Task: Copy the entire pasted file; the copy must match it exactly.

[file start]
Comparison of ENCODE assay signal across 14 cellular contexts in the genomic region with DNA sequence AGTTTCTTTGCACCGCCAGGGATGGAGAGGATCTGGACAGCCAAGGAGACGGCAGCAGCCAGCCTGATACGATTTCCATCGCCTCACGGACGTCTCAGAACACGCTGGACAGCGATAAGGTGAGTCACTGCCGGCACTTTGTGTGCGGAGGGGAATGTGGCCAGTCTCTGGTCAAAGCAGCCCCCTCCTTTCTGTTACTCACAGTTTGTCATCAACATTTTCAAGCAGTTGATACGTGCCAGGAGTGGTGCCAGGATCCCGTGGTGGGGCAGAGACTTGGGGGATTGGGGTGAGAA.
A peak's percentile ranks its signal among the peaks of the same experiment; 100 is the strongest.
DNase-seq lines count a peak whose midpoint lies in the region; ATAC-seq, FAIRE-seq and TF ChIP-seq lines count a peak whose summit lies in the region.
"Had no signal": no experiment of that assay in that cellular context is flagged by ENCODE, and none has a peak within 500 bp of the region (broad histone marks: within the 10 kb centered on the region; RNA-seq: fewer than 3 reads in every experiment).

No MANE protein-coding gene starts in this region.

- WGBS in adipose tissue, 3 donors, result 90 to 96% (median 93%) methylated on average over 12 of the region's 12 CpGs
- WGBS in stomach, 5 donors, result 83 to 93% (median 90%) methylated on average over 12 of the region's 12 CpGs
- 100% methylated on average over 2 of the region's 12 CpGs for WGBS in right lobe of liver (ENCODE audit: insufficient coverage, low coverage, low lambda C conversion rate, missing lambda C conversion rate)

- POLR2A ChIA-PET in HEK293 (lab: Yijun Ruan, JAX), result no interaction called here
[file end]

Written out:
Comparison of ENCODE assay signal across 14 cellular contexts in the genomic region with DNA sequence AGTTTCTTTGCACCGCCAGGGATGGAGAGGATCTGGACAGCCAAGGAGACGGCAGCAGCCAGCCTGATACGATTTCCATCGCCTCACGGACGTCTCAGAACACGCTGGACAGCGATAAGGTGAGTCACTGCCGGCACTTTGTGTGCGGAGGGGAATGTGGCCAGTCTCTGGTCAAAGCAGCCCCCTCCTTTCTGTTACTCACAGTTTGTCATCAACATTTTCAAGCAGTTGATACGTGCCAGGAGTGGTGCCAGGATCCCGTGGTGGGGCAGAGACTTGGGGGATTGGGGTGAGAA.
A peak's percentile ranks its signal among the peaks of the same experiment; 100 is the strongest.
DNase-seq lines count a peak whose midpoint lies in the region; ATAC-seq, FAIRE-seq and TF ChIP-seq lines count a peak whose summit lies in the region.
"Had no signal": no experiment of that assay in that cellular context is flagged by ENCODE, and none has a peak within 500 bp of the region (broad histone marks: within the 10 kb centered on the region; RNA-seq: fewer than 3 reads in every experiment).

No MANE protein-coding gene starts in this region.

- WGBS in adipose tissue, 3 donors, result 90 to 96% (median 93%) methylated on average over 12 of the region's 12 CpGs
- WGBS in stomach, 5 donors, result 83 to 93% (median 90%) methylated on average over 12 of the region's 12 CpGs
- 100% methylated on average over 2 of the region's 12 CpGs for WGBS in right lobe of liver (ENCODE audit: insufficient coverage, low coverage, low lambda C conversion rate, missing lambda C conversion rate)

- POLR2A ChIA-PET in HEK293 (lab: Yijun Ruan, JAX), result no interaction called here